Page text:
Winter 2017 Projects

Visualizing the Birman-Series Set on the Punctured Torus

Faculty mentor: Nicholas Vlamis

Grad student mentor: Mark Greenfield

Undergraduate researchers: Connor Davis, Ben Gould, Luke Kiernan

Birman-Series showed that the union of all simple closed geodesics on a hyperbolic surface has Hausdorff dimension 1; in particular, they take up very little room on the surface.  This was quantified by the work of Buser-Parlier, where they showed that given a hyperbolic surface there exists an embedded hyperbolic disk that no simple closed geodesic enters, where the radius depends only on the topology of the surface (not the geometry!).  The goal of this project is to visualize the union of the simple closed geodesics on hyperbolic punctured tori at different points in moduli space.


Here is the poster describing the project in more detail.

Pictured above on the left is the union of the first 600 closed geodesics (up to word length) followed on the right by the union of first 100 simple closed geodesics (up to word length) in a fundamental domain in the hyperbolic plane for a once-punctured torus. These images were drawn by the students using a program they wrote using the language Sage.  The code can be downloaded here. The program includes an interactive GUI allowing the user to set the number of geodesics pictured as well as to move through a 1-parameter family of hyperbolic structures.


Billiards and Dynamics

Faculty mentors: Sandrine Daurat and Diana Hubbard

Grad student mentor: Jasmine Powell

Undergraduate researchers: Amanda Burcroff, Wenyu Jin, Max Kontorovich

This project investigates dynamics from the point of view of billiards. We will explore billiards on a number of different domains, both in the plane and in higher dimensions, focusing on how the behavior of trajectories change as we vary certain parameters of the tables. These explorations take place both mathematically, touching on topics from symplectic geometry, topology, and physics, as well as visually. One project objective is to design interactive simulations of billiards for other students to use for their own experimentation.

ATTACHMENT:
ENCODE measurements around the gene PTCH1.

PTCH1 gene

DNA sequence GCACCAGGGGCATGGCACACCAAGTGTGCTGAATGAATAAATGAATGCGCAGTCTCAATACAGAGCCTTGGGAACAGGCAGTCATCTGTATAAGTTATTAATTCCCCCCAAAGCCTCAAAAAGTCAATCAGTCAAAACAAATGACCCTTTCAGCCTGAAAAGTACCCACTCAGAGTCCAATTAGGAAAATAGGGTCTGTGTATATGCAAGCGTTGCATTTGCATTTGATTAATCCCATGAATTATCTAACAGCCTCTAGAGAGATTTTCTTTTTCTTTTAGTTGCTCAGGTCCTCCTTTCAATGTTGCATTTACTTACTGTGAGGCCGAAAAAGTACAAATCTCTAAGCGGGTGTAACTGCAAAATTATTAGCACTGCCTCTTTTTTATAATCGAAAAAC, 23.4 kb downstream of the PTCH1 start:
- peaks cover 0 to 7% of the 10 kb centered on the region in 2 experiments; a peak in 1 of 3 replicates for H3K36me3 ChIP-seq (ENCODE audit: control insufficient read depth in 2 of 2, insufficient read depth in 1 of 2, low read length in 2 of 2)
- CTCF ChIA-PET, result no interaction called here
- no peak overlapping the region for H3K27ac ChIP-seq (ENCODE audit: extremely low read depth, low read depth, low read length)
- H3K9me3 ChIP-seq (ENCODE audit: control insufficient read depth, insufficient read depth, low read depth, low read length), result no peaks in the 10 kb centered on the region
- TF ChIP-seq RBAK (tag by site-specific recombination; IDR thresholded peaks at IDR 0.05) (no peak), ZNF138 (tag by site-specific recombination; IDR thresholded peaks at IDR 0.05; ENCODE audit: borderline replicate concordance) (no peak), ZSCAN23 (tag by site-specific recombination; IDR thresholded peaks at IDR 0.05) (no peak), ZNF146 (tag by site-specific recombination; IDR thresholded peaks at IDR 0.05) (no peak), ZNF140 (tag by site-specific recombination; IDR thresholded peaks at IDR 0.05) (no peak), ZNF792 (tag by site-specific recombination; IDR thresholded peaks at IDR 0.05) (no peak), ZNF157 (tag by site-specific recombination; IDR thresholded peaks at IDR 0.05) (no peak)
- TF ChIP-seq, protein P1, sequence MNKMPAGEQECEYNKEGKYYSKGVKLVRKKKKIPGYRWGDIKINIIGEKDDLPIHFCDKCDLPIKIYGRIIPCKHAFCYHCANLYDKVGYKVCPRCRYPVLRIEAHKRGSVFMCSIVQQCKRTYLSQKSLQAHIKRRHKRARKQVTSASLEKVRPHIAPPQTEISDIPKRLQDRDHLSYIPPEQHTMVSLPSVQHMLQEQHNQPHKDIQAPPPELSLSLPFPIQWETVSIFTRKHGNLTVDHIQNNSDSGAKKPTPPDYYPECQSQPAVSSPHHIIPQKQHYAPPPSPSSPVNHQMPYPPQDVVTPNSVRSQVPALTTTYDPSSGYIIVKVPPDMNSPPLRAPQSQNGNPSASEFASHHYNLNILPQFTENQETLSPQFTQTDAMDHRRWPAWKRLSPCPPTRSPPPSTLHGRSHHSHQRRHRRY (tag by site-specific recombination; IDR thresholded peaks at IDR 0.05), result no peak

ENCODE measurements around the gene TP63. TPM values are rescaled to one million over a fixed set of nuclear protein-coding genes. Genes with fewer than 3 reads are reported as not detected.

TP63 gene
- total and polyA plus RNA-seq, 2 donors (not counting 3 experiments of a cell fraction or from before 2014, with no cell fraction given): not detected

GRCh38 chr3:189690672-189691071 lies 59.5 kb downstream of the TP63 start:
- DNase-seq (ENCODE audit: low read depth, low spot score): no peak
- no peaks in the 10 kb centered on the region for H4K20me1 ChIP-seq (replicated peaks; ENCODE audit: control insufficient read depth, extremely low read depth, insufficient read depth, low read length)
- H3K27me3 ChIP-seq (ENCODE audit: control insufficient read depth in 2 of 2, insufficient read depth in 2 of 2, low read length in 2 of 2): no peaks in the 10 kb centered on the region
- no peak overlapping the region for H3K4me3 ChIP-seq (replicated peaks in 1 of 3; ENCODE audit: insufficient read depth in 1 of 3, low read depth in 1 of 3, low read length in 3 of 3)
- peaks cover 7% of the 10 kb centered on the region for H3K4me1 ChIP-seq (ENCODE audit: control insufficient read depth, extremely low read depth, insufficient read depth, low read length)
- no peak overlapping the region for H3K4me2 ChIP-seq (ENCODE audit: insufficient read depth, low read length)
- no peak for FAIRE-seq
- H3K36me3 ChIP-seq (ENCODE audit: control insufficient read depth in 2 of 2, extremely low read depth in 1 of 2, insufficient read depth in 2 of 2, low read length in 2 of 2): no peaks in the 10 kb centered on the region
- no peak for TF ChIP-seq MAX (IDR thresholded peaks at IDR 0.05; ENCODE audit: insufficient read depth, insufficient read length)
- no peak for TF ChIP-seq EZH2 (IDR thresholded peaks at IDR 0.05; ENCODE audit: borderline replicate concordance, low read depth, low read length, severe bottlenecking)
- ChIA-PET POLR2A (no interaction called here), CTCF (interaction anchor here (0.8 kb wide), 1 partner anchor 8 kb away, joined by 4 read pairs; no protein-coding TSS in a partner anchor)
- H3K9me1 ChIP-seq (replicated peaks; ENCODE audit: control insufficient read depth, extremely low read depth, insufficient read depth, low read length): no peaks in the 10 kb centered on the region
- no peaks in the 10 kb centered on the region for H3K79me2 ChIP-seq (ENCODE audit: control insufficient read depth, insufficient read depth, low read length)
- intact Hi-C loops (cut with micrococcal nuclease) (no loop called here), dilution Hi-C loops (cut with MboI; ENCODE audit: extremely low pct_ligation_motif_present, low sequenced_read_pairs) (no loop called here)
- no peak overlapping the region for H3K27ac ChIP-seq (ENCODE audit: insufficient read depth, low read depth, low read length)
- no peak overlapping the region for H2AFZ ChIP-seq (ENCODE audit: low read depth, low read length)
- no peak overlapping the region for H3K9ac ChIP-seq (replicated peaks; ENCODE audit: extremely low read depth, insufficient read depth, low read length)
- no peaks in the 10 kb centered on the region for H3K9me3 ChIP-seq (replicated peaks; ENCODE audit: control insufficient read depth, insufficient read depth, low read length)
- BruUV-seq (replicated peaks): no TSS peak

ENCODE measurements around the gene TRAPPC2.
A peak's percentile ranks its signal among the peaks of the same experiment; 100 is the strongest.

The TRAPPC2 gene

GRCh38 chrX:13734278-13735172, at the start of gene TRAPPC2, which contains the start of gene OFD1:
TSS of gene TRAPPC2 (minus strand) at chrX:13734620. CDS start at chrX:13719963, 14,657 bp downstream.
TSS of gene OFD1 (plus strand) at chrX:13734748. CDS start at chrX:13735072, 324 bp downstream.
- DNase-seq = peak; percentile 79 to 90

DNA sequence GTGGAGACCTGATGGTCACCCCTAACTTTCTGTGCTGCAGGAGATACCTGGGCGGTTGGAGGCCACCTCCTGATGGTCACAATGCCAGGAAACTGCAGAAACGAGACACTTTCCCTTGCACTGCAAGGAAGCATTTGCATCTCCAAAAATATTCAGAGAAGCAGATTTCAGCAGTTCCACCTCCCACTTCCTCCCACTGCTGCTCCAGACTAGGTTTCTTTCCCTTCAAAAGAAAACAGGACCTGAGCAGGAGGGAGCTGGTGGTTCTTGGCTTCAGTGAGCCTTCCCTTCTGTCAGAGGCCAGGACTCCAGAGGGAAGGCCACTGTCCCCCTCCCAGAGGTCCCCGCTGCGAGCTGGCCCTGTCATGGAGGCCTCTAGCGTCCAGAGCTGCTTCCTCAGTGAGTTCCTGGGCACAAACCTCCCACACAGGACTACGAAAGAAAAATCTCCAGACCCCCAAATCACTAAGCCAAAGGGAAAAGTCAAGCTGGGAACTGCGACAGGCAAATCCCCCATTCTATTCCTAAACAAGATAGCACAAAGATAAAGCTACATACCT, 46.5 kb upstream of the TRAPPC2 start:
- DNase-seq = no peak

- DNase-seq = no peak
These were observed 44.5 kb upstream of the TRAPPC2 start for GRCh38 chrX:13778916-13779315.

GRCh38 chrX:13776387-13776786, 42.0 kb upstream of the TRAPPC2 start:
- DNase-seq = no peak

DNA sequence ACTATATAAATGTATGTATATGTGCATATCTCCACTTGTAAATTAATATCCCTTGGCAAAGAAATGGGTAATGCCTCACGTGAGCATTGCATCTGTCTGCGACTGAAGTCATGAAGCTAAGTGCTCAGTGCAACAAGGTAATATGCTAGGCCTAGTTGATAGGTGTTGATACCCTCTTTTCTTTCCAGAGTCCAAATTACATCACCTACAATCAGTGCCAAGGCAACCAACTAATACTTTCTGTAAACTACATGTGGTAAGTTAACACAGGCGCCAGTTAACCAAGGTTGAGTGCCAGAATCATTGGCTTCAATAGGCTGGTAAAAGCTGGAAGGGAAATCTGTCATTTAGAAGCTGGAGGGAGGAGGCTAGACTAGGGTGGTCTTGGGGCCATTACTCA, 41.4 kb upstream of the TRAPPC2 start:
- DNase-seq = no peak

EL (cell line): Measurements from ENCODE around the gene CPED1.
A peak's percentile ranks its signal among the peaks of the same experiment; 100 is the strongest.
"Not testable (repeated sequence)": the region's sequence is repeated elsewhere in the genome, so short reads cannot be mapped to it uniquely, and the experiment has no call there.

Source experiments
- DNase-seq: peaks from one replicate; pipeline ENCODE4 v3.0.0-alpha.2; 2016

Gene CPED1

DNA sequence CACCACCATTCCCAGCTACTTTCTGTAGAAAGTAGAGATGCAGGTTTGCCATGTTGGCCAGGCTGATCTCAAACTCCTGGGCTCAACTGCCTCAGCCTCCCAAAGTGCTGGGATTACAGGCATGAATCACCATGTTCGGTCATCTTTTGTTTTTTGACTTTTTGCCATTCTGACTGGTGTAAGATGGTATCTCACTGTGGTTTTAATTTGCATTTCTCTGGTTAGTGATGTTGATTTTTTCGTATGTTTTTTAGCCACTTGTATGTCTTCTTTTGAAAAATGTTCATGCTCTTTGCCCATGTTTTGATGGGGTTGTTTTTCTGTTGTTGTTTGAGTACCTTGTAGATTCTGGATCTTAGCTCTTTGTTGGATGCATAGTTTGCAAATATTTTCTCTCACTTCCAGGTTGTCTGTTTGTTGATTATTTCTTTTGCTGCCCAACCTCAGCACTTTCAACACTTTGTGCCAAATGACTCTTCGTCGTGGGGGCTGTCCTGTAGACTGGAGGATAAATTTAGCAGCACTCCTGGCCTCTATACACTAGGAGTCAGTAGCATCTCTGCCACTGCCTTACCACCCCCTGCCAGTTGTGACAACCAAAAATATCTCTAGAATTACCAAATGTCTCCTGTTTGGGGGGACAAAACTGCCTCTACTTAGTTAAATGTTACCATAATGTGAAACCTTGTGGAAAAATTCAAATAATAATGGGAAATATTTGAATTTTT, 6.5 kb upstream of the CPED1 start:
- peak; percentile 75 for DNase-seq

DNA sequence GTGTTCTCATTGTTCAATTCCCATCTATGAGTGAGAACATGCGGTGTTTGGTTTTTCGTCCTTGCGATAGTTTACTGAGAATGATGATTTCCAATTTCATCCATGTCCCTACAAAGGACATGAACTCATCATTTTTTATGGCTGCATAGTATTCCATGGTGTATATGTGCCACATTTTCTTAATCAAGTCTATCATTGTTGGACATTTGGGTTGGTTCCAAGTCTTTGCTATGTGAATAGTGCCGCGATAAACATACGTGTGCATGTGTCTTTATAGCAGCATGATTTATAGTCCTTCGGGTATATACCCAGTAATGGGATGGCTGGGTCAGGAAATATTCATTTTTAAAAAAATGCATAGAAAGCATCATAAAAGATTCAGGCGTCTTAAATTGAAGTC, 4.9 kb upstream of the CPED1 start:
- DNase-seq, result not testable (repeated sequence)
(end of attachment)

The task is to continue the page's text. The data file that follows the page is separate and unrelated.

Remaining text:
Here is the poster describing the project in more detail. Below are for some visualizations and simulations produced for this project.

This is an unfolding of a billiard orbit on an irregular polygon.  This method can be used to show that the Hausdorff dimension of the phase space of an open polygonal billiard table is always 1 or 0. A classical billiard orbit in a 3D ellipsoid.  When projected onto any of the three standard coordinate planes, this orbit coincides with a billiard orbit on the 2D ellipse.

Some simulations of billiard dynamics created by the students using Geogebra are available at the following links: Unfolding an Irregular Hexagon, Billiards on any Conic, Billiards on Ellipse with Midpoints, Billiards on Ellipse.


Visualizing Convex Projective Surfaces

Faculty mentors: Caleb Ashley, Anton Lukyanenko

Grad student mentor: Feng Zhu

Undergraduate researchers: Samuel Freedman, Jacob Shulkin, Eric Winsor

Any finite-type surface with sufficient genus and/or punctures can be given a convex projective structure: an atlas of coordinate charts which gives the surface, locally, the geometry of real projective space. In a 1990 paper, W. Goldman described explicit coordinates for moduli spaces of such structures. Some of these coordinates come from hyperbolic geometry and are fairly well-understood: they correspond to lengths of certain curves, or twists about them; however, the other coordinates remain somewhat mysterious. This project aims to explore and create visualizations of these structures, in an attempt to better understand Goldman’s coordinates.

Here is the poster describing the project in more detail. Below are some of the visualizations produced during the project.

Above is a schematic illustration of “incidental rotation” in the SL(2,Z) action on lattices.

This shows a projective deformation of a degenerate pair of pants, seen from the universal cover(s). Click on the image above to see the animation.